Today in OpenGov: Advocates


In today's edition, the Federalist Society's claims that they don't advocate ring hollow, a Nigerian journalist is charged with treason over corruption reporting, this Trump tax break that was supposed to help poor communities has been a windfall for his rich friends, and more. 

washington watch

Image via the National Parks Service.
  • The Federalist Society claims that it's not an advocacy organization. These documents show otherwise. "Despite what appears to be an obvious political valence, the Federalist Society and its high-profile members have long insisted the nonprofit organization does not endorse any political party 'or engage in other forms of political advocacy,”'as its website says. The society does not deny an ideology—it calls itself a 'group of conservatives and libertarians'—but it maintains that it is simply 'about ideas,' not legislation, politicians or policy positions. Federalist Society documents that one of us recently unearthed, however, make this position untenable going forward. The documents, made public here for the first time, show that the society not only has held explicit ideological goals since its infancy in the early 1980s, but sought to apply those ideological goals to legal policy and political issues through the group’s roundtables, symposia and conferences." (POLITICO)
  • American universities face increased federal pressure over foreign financial influence. "The Education Department has begun cracking down on universities that fail to disclose donations and contracts from foreign governments, hoping to give far more scrutiny to funding that has washed into the United States’ higher education institutions from countries often at odds with American policies but eager to tap the country’s brightest minds. The department announced this summer that it was investigatingwhether Georgetown, Texas A&M, Cornell and Rutgers universities were fully complying with a federal law that requires colleges to report all gifts and contracts from foreign sources that exceed $250,000." (New York Times)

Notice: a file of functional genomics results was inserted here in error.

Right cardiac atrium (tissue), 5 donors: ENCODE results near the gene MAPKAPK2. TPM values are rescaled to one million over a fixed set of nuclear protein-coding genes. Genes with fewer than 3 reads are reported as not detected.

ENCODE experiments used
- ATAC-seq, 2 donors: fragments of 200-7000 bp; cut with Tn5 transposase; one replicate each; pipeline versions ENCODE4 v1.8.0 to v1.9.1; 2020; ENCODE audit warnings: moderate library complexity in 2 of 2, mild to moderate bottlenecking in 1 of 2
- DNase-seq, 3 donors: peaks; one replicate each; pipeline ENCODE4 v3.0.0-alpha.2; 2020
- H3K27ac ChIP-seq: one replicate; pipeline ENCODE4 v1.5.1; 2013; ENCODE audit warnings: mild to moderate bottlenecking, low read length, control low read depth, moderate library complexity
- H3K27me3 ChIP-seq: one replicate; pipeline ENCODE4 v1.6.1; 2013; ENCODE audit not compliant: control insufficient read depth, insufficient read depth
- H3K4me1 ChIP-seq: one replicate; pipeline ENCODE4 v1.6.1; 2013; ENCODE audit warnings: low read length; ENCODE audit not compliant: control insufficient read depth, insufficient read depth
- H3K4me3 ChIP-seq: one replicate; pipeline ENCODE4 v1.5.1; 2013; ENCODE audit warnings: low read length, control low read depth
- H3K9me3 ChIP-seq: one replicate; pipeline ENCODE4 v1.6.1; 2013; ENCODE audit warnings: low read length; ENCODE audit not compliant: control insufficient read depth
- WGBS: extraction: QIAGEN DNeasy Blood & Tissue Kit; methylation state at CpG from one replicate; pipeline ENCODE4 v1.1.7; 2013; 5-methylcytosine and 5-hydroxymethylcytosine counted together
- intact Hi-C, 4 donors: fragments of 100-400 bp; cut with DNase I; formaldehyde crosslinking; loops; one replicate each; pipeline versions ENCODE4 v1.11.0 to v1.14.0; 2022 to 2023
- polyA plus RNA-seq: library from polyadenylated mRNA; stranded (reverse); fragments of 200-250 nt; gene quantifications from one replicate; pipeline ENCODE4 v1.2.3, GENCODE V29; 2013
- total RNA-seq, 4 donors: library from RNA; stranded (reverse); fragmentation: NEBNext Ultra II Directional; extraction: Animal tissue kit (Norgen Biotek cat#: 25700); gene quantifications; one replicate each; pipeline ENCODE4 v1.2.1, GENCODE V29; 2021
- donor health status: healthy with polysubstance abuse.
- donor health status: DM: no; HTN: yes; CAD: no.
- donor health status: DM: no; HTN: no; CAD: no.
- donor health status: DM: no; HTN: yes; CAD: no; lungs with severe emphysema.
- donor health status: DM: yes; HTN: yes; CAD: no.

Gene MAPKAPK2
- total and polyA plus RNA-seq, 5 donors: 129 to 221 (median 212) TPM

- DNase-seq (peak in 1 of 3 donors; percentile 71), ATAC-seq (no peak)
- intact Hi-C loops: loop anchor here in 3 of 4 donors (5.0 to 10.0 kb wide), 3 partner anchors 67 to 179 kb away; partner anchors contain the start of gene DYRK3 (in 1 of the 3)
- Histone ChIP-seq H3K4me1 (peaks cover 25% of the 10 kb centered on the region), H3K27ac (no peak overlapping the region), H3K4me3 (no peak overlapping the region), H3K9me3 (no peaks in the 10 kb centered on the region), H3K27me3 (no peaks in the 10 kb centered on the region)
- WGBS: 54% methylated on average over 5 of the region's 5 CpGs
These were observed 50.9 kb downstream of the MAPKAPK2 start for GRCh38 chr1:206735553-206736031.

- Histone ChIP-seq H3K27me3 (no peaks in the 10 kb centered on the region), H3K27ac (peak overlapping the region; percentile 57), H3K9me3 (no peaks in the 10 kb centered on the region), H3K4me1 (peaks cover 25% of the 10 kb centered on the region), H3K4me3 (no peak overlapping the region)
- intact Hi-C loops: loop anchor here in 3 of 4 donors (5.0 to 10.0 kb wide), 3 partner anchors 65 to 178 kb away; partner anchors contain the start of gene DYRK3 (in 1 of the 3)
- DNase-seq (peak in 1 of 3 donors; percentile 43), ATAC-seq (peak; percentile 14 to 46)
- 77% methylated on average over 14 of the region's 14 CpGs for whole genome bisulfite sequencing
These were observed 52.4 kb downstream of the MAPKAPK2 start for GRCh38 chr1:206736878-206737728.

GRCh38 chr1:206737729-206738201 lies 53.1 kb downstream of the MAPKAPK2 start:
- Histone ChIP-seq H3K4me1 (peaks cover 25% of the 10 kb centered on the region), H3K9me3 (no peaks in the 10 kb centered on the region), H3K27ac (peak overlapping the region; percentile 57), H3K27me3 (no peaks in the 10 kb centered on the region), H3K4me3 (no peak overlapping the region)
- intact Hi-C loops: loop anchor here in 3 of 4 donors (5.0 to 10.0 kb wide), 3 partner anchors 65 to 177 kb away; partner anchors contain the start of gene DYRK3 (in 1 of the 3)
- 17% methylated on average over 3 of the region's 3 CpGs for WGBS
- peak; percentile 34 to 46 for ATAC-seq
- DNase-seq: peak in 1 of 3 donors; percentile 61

• Andrew Yang gave a number of paid speeches after announcing his presidential bid, raising some campaign finance questions. "Months after announcing his bid for the presidency as a Democrat, entrepreneur and author Andrew Yang was paid for a number of speaking engagements, bringing in $94,000 between April 2018 and February 2019, his financial disclosure report shows…Yang described the speaking engagements to ABC News as speeches about the subject matter of his book…But a PowerPoint presentation given to ABC News by the Yang campaign titled, "The Impact of Technology on the U.S. Workforce," shows his 2020 campaign logo on the opening slide of the PowerPoint and an abbreviated campaign symbol on most of the other 30 slides…While campaign finance laws allow candidates to be compensated for work independent of their campaigns, payments to candidates may be considered campaign contributions and subject to federal rules..It's unclear whether Yang's speaking engagements would in fact be considered campaign-related activities and subject to FEC regulations, experts said." (ABCNews)

around the world

Image via Pixabay.
  • The World Bank is investigating if a loan to China went to funding Muslim detention camps. "The World Bank is investigating whether a $50 million loan it granted in 2015 for an education project in China’s Xinjiang region has been used to fund Muslim detention camps. The review comes amid growing global concern that China has detained one million or more Muslim Uighurs and placed them in “re-education” camps where they are forced to renounce their religious beliefs and embrace the ideology of the Communist Party." (New York Times)